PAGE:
Wells Fargo posted a third-quarter profit that beat analysts’ estimates on gains in interest income from asset purchases and new loans.
Net income climbed 1.2% to $5.8 billion, or $1.05 a share, from $5.73 billion, or $1.02, a year earlier, the San Francisco bank said Wednesday. The average estimate from 27 analysts surveyed by Bloomberg was for earnings of $1.04 a share, excluding one-time items.
Chief Executive John Stumpf has used deposit growth -- more than $250 billion in the three years through June -- to support asset purchases from firms including General Electric Co. Last quarter the bank also used derivatives to lock in higher income by converting floating rates into fixed payments to take advantage of the Federal Reserve’s delay in raising interest rates.
“They have been very proactive about going out into the market” and buying loans, Shannon Stemm, an analyst at Edward Jones & Co. in St. Louis, said in a phone interview before results were reported. “They have the flexibility and the capital strength to be able to do it.”
The bank agreed this week to purchase $32 billion in assets and take on about 3,000 employees from GE. Wells Fargo said last month that it plans to buy most of the industrial firm’s railcar- and locomotive-leasing unit, and announced an agreement in April to acquire $9 billion of GE loans and finance purchases made by other companies. The April deal was completed in the third quarter.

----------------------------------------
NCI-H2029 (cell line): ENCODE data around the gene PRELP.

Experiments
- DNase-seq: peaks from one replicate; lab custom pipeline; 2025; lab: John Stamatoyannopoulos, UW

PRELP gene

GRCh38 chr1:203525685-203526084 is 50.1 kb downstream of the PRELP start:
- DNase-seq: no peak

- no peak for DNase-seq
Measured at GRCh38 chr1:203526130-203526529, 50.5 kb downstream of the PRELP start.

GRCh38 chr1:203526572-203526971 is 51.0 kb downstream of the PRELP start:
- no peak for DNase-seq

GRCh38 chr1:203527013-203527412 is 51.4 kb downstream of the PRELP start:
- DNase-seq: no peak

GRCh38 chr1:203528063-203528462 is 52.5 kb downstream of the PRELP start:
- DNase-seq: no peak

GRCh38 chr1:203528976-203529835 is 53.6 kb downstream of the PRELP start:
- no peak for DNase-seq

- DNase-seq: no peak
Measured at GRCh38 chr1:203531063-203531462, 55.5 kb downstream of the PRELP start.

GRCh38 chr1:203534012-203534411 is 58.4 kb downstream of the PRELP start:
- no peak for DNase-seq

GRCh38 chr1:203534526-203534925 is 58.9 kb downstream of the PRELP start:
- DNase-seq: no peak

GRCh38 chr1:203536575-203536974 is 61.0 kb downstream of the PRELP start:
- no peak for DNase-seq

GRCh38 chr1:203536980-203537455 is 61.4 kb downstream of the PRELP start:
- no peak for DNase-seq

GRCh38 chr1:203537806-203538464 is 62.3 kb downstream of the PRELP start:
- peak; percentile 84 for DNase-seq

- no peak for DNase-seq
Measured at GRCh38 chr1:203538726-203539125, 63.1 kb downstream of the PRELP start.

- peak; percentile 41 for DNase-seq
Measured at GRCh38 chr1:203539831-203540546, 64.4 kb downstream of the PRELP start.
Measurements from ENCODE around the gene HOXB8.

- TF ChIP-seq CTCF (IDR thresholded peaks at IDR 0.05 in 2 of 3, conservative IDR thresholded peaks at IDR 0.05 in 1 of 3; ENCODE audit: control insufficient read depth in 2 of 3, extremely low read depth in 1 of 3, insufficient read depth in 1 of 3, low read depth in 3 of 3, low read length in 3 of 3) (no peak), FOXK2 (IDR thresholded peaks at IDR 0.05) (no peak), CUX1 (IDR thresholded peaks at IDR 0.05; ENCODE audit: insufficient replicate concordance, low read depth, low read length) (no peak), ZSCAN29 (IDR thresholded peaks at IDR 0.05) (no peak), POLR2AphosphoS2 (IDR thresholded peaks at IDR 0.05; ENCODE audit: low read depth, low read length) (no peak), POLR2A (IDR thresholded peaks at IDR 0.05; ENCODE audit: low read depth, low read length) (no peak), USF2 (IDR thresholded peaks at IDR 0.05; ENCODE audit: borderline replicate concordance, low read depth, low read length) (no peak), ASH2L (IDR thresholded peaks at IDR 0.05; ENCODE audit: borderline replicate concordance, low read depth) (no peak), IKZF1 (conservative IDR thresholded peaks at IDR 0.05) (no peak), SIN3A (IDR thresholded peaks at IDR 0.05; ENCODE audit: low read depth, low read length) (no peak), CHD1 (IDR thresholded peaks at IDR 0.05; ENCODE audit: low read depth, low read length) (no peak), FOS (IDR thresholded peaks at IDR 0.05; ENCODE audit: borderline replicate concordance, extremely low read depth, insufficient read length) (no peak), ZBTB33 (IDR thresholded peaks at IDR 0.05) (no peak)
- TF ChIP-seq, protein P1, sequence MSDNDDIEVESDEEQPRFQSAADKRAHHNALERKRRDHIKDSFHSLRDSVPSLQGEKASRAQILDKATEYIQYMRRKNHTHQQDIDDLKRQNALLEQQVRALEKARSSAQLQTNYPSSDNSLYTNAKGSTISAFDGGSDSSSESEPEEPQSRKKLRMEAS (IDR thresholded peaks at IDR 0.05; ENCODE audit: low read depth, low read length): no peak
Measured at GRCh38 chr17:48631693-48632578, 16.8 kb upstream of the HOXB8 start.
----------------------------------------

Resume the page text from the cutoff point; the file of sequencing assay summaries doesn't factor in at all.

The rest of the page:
The purchases have helped boost Wells Fargo’s ability to generate revenue from lending and other interest payments, known as net interest income, and should make the lender’s growth rate for that line item the “highest of peers,” Deutsche Bank AG analysts wrote in a Sept. 24 report.
Asset purchases have helped augment growth in areas like credit cards, auto loans and business financing, and counter a slump in mortgage lending.
Wells Fargo, the largest U.S. mortgage lender, accounted for about 14% of all originations in the second quarter, according to data compiled by Bloomberg Intelligence from Inside Mortgage Finance.
The six biggest U.S. banks may see total revenue decline in the third quarter for the first time this year, according to analysts’ estimates compiled by Bloomberg. Low interest rates and a global asset rout that pinched bond trading is expected to squeeze third-quarter revenue by 2.4% from a year earlier to $101.1 billion, the estimates show.
JPMorgan Chase posted third- quarter earnings Tuesday that missed analysts’ estimates as a slump in trading and mortgage banking drove revenue lower. Bank of America said Wednesday it swung to a profit of $4.51 billion in the quarter on lower expenses. Citigroup and Goldman Sachs Group are scheduled to release results on Thursday, while Morgan Stanley is slated to report on Oct. 19.